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Why Use Learning Reflective Journals as a Tool for Teaching ?

By Carlos Figueroa

Learning Reflective Journals (LRJ) are student entries used in upper level seminars that can take different forms – handwritten pencil/pen to composition notebook, or typed via an on-line forum, or Word doc, among others.  Journaling encourages students to bring their personal experiences, biographies, acquired knowledge, writing skills, critical/analytical abilities and most importantly intellectual curiosity to the teaching & learning process.  Students are expected to interrogate and interpret assigned primary and secondary source materials through their own perspectives.  This exercise often challenges students’ ethnocentrisms and ideological orientations; thus moving them away from preconceived notions about particular people, intellectual content, and policy areas. They are faced with the chance to confront seemingly familiar/unfamiliar ideas, and focus their attention on:  how they learn new materials, how they locate commonalities, and how they share their thoughts in writing.  They are asked to express themselves in classroom discussions & debates by bringing in discussion-starter questions generated from their personal journaling experiences.

The main objective for journaling via the LRJ is to encourage students to write more outside the classroom.  Yet a related objective is to get students thinking about what happens, or should occur inside the classroom in terms of levels and types of discussions and debates by bringing their private thoughts to the public classroom setting.  “Journals give students an additional writing opportunity in the curriculum; and writing has a ‘demonstrated connection’ to learning” (McAdoo 2012, p. 67; Ogilvy 1996, p. 103).  As the semester moves along, students eventually generate insightful questions that they then bring to the classroom in order to initiate discussion (semi-flipping the classroom).  And, professors can also get the opportunity to assess how each student is dealing with the readings, how they are learning the content materials on a particular unit/subsection, and how they break down complex arguments, and make the relevant connections to their own “lived” experiences over time.  In sum, if done well, journaling in this manner enhances students’ deeper and wider understanding of course content/substance because it opens students to taking seriously their own backgrounds, family history, ideological orientation, informal & formal educational training, learning styles & strategies, and other “lived experiences” – relational, communal to the metaphysical forms – throughout the semester-long writing process without fear of judgement.

There are a number of reasons why I require that students submit their journals, which I read, before class.

  • First, journal entries afford professors a way into the often private student learning process in preparation for the larger classroom discussions on a selected topic, and assigned thematic set of readings.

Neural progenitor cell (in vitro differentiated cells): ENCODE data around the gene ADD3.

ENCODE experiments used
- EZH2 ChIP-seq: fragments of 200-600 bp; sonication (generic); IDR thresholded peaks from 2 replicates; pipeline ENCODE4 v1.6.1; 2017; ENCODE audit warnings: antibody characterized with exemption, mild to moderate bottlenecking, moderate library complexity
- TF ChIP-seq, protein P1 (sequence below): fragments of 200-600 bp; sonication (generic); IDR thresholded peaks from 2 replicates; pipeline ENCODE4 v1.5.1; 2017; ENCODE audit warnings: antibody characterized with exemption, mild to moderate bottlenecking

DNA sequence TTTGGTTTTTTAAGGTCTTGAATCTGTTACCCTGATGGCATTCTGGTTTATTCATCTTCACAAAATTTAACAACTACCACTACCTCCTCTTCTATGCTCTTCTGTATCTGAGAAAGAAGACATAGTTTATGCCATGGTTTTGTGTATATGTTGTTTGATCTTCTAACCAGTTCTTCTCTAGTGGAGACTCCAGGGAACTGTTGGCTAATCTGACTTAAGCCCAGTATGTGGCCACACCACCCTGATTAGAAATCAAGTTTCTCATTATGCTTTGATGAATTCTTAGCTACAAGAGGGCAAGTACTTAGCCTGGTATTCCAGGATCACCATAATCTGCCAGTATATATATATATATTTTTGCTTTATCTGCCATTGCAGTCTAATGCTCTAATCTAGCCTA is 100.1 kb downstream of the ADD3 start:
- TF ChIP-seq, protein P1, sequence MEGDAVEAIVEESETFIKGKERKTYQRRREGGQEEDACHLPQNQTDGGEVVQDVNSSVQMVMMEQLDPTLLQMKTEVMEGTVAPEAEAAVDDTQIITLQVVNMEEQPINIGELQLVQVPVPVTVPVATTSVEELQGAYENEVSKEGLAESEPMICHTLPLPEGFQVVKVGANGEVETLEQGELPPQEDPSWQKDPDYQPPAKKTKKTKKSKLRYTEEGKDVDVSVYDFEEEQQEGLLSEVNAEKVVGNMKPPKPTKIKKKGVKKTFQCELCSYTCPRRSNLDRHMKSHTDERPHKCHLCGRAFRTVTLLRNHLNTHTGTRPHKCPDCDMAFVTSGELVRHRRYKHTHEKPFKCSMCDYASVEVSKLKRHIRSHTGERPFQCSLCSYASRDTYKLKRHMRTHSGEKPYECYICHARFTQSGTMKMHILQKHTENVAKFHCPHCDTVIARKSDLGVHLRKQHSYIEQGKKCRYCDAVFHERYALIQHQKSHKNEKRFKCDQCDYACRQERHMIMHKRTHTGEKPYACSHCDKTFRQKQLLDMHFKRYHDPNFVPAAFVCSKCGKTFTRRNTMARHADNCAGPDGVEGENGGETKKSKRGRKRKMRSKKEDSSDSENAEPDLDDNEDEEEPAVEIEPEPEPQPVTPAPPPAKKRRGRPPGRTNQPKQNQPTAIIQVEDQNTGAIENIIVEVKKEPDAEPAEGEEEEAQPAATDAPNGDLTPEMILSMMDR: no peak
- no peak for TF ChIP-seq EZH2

• Second, they afford students a more private way to communicate their individual intellectual & personal interests, and/or any reading confusions/misunderstandings needing addressing before raising these in class for peer critical engagement.  In this context, McAdoo (2012, p. 66) observes, “Journals provide the means to individualize instruction and allow students to communicate [with] the teacher [more directly].”
  • Third, these entries provide ongoing formative feedback; professors have an opportunity to individually check for, and simultaneously document any common interests, ideas and student learning strategies for each individual student and collectively; while also paying close attention to what emerges in student writings beyond original expectations, or assignment requirements and goals.

These text-based observations and evaluations can lead to shifting topics, readings, and if necessary, the order of semester themes for the benefit of the entire class.  Again McAdoo referencing Katz (1997) makes the point that students in their writing process and outcomes show “how the course is proceeding [for them, which enables] a professor to refocus and revise her instruction to better meet student needs” (pp. 66 – 67).

  • Finally, journal entries give professors a chance to select the most appropriate, interesting and/or relevant statements, and/or questions to begin that day’s class discussion, with the consent of the student who generated the statement or question from the personal journaling experience.  In sum, “Journals promote timely and ongo­ing student-teacher interaction, supportive of the active learning process” (McAdoo 2016, .p 67; Nelken, McAdoo, and Manwaring 2009).

References

McAdoo, “Reflective Journal Assignments in Teaching Negotiation,” in Assessing Our Students, Assessing Ourselves, Volume 3 in the Rethinking Negotiation Teaching Series, edited by N. Ebner, J. Coben and C. Honeyman, (St. Paul, MN: DRI Press, 2012)

Katz, H. N. Personal journals in law school externship programs: Improving pedagogy. T.M. Cooley Journal of Practice and Clinical Law, (1997), 1: 7-58.

Nelken, M., B. McAdoo, and M. Manwaring. 2009. “Negotiating learning environments,” in Rethinking negotiation teaching: Innovations for context and culture, edited by C. Honeyman, J. Coben, and G. De Palo, (St. Paul, MN: DRI Press, 2009).

Ogilvy, J.P. 1996. The use of journals in legal education: A tool for reflection. Clinical Law Review, (1996), 3: 55-107.

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